Bhutanese start returning from West Bengal

After three months of waiting, Norbu Wangmo was able to get her belongings to Phuentsholing from Jaigaon in neighbouring West Bengal state in India yesterday

Jun 17, 2020

Phuentsholing: After three months of waiting, Norbu Wangmo was able to get her belongings to Phuentsholing from Jaigaon in neighbouring West Bengal state in India yesterday. She was among hundreds of Bhutanese who left Jaigaon in the wake of the pandemic and entered Phuentsholing for safety—without bringing her belongings.

“I am very happy,” she said.

With the permission to bring the belongings, many are now waiting for their turn.

Phuentsholing Thromde has started to register the names of those who want to collect their items. However, they are not allowed to go to Jaigaon. They have to manage someone across the border to load up and send to the customs port.

After the loaded vehicles reach the port, the belongings are transshipped to a Bhutan registered vehicle.

The process is expensive, but there is no other option, many said.

Nar Bahadur Rai, who operated a game parlour in Phuentsholing has been living in the shop for the past three months.

“I did not get the house rent waiver,” he said, adding his shop is also closed due to the pandemic.

“I will have to store the items in the store.”

Nar Bahadur Rai paid four months’ rent amounting to Nu 24,000 to the house owner in Jaigaon in Alipurduar district, that borders Bhutan. 

The Bolero Pickup that delivered his things from Jaigaon until the port cost him Nu 2,000. It cost him another Nu 2,000 to deliver them at his store from the port. Depending on the quantity of the load and distance, some are even charged up to Nu 5,000.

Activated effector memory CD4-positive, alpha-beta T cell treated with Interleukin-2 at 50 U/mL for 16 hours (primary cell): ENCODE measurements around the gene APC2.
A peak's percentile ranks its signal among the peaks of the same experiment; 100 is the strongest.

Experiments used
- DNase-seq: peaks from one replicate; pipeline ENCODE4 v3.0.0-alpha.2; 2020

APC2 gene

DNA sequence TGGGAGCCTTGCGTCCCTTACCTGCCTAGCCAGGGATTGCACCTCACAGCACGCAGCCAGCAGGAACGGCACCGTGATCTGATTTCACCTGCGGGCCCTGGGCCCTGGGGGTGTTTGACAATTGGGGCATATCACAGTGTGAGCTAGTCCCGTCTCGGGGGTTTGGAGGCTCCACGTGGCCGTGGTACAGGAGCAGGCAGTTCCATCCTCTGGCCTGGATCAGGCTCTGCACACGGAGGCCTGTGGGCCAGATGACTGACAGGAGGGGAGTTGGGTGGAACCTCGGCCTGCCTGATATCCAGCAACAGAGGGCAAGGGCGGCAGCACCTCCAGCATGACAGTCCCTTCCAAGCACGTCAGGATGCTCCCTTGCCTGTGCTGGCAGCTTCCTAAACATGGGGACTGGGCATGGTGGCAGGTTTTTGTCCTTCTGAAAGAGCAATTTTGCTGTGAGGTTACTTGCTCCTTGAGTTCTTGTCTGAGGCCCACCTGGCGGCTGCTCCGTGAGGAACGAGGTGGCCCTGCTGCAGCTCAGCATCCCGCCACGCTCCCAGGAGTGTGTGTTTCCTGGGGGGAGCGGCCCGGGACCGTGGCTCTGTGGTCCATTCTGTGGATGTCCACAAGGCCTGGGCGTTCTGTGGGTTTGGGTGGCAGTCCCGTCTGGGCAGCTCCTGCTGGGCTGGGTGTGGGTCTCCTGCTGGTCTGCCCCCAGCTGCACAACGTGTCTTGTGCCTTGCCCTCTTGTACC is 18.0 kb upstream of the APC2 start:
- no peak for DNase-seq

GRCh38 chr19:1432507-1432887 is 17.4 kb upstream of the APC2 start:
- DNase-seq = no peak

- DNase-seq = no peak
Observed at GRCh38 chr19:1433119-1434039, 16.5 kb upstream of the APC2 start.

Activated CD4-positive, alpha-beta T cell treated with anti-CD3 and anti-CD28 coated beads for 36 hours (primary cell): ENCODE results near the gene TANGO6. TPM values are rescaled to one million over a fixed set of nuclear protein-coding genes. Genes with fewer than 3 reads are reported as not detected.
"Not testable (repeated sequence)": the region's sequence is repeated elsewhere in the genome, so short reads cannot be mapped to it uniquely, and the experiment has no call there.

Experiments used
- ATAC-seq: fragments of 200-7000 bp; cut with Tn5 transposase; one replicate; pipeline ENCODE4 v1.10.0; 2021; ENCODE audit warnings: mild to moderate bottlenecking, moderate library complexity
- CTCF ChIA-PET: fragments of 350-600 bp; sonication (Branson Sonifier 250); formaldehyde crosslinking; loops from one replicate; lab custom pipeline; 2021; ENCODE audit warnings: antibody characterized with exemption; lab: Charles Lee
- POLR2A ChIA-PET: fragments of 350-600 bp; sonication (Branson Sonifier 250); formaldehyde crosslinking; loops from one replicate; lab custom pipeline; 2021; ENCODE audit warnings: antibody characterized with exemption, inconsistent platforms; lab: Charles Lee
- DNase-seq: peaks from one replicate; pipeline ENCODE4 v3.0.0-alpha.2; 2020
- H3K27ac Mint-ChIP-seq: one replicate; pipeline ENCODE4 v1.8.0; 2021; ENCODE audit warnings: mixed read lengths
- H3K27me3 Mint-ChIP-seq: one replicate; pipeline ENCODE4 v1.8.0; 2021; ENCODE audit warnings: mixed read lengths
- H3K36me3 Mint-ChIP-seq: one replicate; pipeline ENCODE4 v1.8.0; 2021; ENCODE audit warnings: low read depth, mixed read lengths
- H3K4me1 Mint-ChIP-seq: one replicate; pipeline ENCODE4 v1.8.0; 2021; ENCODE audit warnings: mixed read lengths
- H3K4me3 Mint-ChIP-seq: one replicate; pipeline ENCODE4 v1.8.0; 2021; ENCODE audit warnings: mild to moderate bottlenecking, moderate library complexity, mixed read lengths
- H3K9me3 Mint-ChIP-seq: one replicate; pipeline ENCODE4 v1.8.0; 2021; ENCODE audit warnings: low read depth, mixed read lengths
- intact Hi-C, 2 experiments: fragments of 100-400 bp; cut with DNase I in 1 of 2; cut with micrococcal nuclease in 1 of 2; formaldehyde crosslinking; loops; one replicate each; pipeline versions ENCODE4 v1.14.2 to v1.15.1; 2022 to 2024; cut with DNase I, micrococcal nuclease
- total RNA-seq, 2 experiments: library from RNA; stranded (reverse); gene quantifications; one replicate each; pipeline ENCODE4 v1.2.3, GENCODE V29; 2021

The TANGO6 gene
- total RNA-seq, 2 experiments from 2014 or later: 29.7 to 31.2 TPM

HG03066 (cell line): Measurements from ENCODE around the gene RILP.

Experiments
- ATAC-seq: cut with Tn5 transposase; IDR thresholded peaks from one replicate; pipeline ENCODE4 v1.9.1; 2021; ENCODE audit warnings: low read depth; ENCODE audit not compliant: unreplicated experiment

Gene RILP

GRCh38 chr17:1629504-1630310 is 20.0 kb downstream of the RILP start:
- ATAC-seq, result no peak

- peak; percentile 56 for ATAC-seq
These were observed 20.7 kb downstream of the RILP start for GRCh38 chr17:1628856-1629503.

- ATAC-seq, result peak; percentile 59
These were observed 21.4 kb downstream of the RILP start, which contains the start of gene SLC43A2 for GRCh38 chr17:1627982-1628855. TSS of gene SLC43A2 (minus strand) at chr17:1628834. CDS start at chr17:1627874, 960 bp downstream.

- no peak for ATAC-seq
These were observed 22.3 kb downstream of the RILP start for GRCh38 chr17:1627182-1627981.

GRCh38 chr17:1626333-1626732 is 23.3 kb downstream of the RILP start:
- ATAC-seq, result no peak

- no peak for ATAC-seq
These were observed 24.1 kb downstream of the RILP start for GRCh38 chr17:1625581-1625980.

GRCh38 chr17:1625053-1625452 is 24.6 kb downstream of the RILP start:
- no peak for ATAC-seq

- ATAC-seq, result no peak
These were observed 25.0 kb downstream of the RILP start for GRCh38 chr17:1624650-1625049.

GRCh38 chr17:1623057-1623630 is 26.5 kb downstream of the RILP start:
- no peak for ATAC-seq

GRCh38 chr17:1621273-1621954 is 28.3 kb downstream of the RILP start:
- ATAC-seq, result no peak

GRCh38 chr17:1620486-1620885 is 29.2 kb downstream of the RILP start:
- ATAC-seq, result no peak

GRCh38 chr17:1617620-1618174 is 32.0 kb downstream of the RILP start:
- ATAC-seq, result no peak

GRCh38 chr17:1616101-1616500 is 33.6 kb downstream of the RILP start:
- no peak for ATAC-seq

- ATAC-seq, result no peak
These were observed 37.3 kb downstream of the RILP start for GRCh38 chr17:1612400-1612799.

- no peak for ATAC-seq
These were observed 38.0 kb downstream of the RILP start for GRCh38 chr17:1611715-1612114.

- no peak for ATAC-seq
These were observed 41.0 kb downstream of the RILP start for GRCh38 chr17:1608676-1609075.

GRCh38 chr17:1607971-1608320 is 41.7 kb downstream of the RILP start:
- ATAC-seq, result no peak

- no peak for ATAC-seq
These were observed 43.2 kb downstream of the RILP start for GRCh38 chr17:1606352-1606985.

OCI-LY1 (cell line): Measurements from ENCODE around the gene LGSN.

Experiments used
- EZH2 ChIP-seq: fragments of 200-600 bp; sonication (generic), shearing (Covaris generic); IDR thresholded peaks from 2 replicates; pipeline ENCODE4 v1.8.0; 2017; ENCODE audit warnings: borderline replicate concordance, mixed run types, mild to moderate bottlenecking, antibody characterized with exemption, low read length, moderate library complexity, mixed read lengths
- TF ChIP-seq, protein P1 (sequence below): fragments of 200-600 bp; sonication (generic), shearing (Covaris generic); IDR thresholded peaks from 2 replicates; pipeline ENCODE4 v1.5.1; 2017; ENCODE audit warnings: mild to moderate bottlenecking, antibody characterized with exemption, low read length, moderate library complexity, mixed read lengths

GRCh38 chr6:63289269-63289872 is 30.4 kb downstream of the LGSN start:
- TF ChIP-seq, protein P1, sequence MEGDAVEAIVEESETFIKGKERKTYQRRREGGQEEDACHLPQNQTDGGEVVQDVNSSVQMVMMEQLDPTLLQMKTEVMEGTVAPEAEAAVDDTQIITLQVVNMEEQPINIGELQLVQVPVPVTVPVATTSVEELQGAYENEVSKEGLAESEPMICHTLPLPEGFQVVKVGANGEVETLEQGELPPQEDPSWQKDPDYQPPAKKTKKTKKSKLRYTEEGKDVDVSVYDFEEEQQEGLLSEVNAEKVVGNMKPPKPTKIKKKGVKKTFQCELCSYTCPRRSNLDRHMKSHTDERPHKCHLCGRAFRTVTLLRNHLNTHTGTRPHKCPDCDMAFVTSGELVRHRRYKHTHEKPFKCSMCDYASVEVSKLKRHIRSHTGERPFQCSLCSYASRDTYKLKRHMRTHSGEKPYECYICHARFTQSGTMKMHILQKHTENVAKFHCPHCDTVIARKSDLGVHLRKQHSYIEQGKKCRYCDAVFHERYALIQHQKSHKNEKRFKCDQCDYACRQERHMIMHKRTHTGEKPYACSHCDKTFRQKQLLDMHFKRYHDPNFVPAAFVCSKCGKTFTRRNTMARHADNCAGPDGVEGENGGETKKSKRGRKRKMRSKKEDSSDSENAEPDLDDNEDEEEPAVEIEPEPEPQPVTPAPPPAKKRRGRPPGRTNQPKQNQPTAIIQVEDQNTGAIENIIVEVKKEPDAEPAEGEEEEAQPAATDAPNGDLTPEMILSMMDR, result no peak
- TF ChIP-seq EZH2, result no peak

There is also the labour cost for loading and unloading at the port. It ranges from Nu 1,200 to Nu 2,000 per Bolero Pickup.

A private employee, Tashi Dorji paid Nu 2,000 to bring his things until the customs port, Nu 1,800 for loading onto a Bhutanese vehicle, and another Nu 1,200 to reach them at his house yesterday.

“I also paid Nu 12,400 for rent in Jaigaon,” he said.

Many are concerned about damages to their belongings and losing them in the process. However, they are also aware that they were not allowed to go to Jaigaon for their safety.

A resident Ugyen Dorji said, “It is expensive. Not everyone will have savings.”

“Many have to pay the house rents. Low-income people will be affected.”

He said, sending a Bhutanese vehicle straight to Jaigaon with one person was a better option.

Meanwhile, many are also rushing to the thromde office to register.

Norbu Wangmo, who lives with her two children in a temporary shelter at Toorsa said, “There is no need to rush. It’ll take time, but eventually, we’ll get our belongings home.”

Newsletter Subscription

The subscriber's email address.
Stay informed - subscribe to our newsletter.

When truth-telling is replaced by agenda-setting: Media in an 'illiberal democracy'

India ranked 142nd out of 180 countries in the World Press Freedom Index, 2020, an annual document published by Paris-based Reporters Sans Frontiers (RSF)

Tweets about SAMonitor
SAM Facebook

The lost temples of Karachi

"You are free to go to your temples… in this State of Pakistan," said Quaid-e-Azam Muhammad Ali Jinnah on the eve of Independence